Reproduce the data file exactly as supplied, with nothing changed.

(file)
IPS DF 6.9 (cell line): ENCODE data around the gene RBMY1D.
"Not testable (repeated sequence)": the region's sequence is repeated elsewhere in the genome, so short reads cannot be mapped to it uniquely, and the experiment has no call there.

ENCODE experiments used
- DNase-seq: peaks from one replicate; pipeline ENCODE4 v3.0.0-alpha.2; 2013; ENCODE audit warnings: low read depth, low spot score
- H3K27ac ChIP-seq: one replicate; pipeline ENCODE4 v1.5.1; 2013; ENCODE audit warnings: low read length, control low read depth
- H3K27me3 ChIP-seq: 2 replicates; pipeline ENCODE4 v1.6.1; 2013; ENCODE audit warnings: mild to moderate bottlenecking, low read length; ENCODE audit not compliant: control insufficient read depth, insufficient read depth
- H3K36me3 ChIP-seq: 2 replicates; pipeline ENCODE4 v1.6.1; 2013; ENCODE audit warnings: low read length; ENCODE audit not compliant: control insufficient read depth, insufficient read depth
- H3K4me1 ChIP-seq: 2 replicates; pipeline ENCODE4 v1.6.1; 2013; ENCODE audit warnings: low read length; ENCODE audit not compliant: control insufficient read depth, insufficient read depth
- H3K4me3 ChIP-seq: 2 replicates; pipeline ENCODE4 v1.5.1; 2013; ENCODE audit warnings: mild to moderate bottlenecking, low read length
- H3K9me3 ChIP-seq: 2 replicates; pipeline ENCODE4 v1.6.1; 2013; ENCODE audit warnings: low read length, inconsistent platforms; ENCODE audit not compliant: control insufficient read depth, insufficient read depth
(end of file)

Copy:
IPS DF 6.9 (cell line): ENCODE data around the gene RBMY1D.
"Not testable (repeated sequence)": the region's sequence is repeated elsewhere in the genome, so short reads cannot be mapped to it uniquely, and the experiment has no call there.

ENCODE experiments used
- DNase-seq: peaks from one replicate; pipeline ENCODE4 v3.0.0-alpha.2; 2013; ENCODE audit warnings: low read depth, low spot score
- H3K27ac ChIP-seq: one replicate; pipeline ENCODE4 v1.5.1; 2013; ENCODE audit warnings: low read length, control low read depth
- H3K27me3 ChIP-seq: 2 replicates; pipeline ENCODE4 v1.6.1; 2013; ENCODE audit warnings: mild to moderate bottlenecking, low read length; ENCODE audit not compliant: control insufficient read depth, insufficient read depth
- H3K36me3 ChIP-seq: 2 replicates; pipeline ENCODE4 v1.6.1; 2013; ENCODE audit warnings: low read length; ENCODE audit not compliant: control insufficient read depth, insufficient read depth
- H3K4me1 ChIP-seq: 2 replicates; pipeline ENCODE4 v1.6.1; 2013; ENCODE audit warnings: low read length; ENCODE audit not compliant: control insufficient read depth, insufficient read depth
- H3K4me3 ChIP-seq: 2 replicates; pipeline ENCODE4 v1.5.1; 2013; ENCODE audit warnings: mild to moderate bottlenecking, low read length
- H3K9me3 ChIP-seq: 2 replicates; pipeline ENCODE4 v1.6.1; 2013; ENCODE audit warnings: low read length, inconsistent platforms; ENCODE audit not compliant: control insufficient read depth, insufficient read depth